IT IS not just naked lies that scoot around the globe while truth struggles with its trousers. Idiocy is fast on its feet as well, something that will be demonstrated in the City Square on Saturday, when many of the same people who decry US imperialism take their latest cue from across the Pacific and turn out to Occupy Melbourne. Organiser Nick Carson, a former Greens candidate, is such a modest fellow he did not wish to burden another with writing his Wikipedia entry, so he did it himself. And he has much to be modest about, starting with that runty John Waters moustache and extending, according to Andrew Landeryou, to a mental block when it comes to filing the paperwork expected of charitable and non-profit groups.
The Age mentions none of this in today’s promo for Saturday’s gathering, and the strong suspicion at the Billabong is that future coverage will be no less gentle. Making a laughingstock of yourself and your employer is a predilection of many Fairfax writers, so an incoherent mob camped for no recognisable reason at the front door of a five-star hotel, for which the City Square serves as a publicly funded forecourt, will inspire a good deal of sympathy -- and maybe just a little jealousy. Age writers must struggle daily with syntax and grammar in order to crystalise stupidity, yet their share-house cohabitants need only mill about in the CBD to achieve the same result. Why bother with a journalism degree?
Perhaps because that credential establishes the correct and proper perspective for reporting on fellow simpletons. But don’t take a Bunyip’s word, consult instead the tweeted edicts of New York University’s Jay Rosen, whose most recent visit to Melbourne inspired Swinburne solon Margaret Simons to such a fit of hero worship it is a wonder he did not leave the Wheeler Centre stage draped with her flung underwear.
Not one to see fools branded as fools, Rosen took CNN reporter Alison Kosik to task for being less than reverential to Wall Street’s occupiers. Asked what the protesters were on about, Kosik had quipped that their aim was to “bang on bongos, smoke weed!” Other media gurus, no less horrified, soon piled on:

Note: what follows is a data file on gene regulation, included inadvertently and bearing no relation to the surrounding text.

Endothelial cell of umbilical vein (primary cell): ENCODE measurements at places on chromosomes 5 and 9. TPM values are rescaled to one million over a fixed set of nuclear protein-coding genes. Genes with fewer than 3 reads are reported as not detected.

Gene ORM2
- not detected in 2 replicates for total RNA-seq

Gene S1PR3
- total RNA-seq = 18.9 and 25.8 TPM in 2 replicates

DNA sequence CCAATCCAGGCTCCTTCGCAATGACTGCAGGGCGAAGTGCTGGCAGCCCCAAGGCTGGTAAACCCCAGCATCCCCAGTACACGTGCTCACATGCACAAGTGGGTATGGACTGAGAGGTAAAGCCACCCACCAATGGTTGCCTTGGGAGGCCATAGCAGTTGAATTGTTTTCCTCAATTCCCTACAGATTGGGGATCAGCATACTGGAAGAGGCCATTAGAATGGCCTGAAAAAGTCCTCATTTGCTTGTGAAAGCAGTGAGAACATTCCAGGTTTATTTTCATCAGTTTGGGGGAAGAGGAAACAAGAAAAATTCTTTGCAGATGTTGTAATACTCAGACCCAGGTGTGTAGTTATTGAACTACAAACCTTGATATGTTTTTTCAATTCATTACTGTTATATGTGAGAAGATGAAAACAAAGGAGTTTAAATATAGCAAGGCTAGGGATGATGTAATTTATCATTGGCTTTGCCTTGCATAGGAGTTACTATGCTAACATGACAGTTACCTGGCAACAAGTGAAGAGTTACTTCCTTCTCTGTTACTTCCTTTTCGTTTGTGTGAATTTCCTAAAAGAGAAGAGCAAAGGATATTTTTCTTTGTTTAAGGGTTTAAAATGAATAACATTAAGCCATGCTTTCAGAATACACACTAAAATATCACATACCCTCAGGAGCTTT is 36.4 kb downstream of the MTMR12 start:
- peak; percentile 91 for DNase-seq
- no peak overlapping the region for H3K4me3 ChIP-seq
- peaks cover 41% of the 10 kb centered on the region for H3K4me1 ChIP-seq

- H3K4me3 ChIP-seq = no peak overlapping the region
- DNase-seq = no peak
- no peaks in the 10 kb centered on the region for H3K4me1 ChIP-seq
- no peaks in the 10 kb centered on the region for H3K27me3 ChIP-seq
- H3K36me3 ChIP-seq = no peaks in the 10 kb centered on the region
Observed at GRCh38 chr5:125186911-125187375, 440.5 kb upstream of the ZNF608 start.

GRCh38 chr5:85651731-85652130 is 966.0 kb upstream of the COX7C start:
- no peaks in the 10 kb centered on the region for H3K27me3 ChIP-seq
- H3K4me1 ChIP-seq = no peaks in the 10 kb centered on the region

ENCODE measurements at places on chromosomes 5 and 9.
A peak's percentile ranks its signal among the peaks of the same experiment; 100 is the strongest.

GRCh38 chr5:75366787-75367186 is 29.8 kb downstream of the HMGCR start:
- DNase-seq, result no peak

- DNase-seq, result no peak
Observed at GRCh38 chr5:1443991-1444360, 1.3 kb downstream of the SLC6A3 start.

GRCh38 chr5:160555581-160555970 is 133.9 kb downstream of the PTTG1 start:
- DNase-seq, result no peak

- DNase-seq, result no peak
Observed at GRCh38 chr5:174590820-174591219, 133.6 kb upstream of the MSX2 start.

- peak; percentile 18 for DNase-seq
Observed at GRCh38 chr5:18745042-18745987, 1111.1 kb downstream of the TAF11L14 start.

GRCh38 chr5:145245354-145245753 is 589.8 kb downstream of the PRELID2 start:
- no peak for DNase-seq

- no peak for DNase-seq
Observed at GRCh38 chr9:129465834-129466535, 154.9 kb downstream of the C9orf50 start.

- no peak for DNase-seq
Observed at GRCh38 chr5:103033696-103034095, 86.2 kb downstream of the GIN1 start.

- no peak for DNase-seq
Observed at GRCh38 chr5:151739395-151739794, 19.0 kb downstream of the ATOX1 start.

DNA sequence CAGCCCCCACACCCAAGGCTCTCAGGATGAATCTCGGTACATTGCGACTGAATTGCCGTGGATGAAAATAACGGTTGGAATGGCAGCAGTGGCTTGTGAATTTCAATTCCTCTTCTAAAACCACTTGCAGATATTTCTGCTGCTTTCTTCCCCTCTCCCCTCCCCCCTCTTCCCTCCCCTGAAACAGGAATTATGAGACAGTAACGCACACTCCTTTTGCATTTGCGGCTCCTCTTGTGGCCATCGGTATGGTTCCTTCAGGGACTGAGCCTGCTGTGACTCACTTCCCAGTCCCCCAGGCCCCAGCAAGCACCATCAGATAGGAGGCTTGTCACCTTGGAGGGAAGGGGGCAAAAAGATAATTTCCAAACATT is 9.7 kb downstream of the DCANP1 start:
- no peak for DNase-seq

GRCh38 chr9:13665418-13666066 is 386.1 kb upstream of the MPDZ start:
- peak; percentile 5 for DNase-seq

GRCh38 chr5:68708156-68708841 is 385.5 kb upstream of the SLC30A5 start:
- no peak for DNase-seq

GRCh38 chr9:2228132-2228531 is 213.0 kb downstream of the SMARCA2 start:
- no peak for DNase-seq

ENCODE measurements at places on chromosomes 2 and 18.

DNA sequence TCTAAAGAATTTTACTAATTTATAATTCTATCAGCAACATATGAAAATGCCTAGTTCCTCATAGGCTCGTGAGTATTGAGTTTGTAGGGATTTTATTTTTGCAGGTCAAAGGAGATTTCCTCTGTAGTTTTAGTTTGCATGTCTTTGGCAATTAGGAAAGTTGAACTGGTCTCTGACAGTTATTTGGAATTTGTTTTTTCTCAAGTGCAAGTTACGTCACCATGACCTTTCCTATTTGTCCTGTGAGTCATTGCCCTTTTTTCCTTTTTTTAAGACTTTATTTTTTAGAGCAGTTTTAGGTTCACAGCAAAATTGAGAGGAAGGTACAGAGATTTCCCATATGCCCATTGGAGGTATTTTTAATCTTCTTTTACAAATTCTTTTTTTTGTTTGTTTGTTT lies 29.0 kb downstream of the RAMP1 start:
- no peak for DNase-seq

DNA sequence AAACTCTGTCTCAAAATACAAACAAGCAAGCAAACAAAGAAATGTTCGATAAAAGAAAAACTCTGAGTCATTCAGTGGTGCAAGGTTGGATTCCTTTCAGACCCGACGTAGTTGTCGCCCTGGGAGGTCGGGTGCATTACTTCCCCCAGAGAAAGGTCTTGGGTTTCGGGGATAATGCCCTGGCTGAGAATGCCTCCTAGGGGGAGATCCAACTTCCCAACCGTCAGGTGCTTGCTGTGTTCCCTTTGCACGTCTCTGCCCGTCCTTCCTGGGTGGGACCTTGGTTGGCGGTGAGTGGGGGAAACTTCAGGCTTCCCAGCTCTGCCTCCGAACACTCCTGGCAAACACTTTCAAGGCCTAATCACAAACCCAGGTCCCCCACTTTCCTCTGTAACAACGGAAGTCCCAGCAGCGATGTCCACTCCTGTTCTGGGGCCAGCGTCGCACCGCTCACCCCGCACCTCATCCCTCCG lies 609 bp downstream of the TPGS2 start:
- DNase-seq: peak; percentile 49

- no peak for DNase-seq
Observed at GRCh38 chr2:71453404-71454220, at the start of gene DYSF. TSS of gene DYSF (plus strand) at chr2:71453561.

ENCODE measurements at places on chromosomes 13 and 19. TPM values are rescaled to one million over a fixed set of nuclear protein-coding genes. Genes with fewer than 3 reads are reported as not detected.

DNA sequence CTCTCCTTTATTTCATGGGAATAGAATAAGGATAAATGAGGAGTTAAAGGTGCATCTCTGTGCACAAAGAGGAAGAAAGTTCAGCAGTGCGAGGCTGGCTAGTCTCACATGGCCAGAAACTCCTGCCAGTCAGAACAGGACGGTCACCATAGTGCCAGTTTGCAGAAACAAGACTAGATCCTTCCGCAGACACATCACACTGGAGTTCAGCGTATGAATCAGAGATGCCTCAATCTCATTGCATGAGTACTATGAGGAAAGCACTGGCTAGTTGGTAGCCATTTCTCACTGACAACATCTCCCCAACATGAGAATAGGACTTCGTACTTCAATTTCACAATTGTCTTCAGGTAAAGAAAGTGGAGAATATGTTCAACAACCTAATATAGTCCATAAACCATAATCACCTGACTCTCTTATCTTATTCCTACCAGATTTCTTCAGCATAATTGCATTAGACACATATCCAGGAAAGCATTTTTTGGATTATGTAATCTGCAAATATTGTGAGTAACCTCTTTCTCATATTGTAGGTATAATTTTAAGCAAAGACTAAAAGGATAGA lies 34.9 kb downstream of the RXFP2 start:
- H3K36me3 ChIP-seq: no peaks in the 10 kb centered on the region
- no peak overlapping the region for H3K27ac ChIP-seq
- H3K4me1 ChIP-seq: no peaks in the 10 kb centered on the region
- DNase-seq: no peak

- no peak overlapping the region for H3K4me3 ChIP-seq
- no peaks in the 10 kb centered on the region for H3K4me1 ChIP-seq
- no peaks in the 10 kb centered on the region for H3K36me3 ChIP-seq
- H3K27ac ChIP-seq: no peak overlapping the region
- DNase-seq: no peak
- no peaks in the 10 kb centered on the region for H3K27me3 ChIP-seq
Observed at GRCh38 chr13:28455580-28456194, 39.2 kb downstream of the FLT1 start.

"What is her job? Is she a straight news reporter?" Eric Deggans, media critic of the St. Petersburg Times, asked sarcastically. "And if she is considered a straight news reporter, it crosses the line because she is revealing contempt for the protesters before she even gets there."
Media critic David Zurawik of The Baltimore Sun said Kosik needs to understand the power of her tweets.
"It's public record. You can say 'I'm doing it in a different forum, it is not in the story or the post or the report,' but you are still making a public utterance about this story," Zurawik said. "I think this is really a management problem at CNN New York. I don't think their standards are there. You have what is really an important story, literally on your doorstep and you go out and make fun of it."
Zurawik is right about CNN having "a management problem”. Kosik withdrew her tweets and apologised, one assumes at her network’s insistence.
So that is what to expect come Sunday when, if Melbourne is lucky, a clot of public nuisances will have done no worse than impede traffic. And if the mob grows testy? Well memories of the G20 riot that trashed Collins Street in 2006 come very quickly to mind.
But not to worry. Nick Carson and friends represent “an important story” which all the wisdom of an expensive tertiary education insists must be reported with immense respect.
And know what? You can bet your bongos and high-fibre organic hash cookies it will be.
UPDATE: It requires seven minutes of waffle and soft-soapy questions, but Carson eventually gets around to telling the ABC of his urge to make like a seagull and crap all over the City Square. He must pay for a university education and his landlord expects rent.
What a hard, cruel world.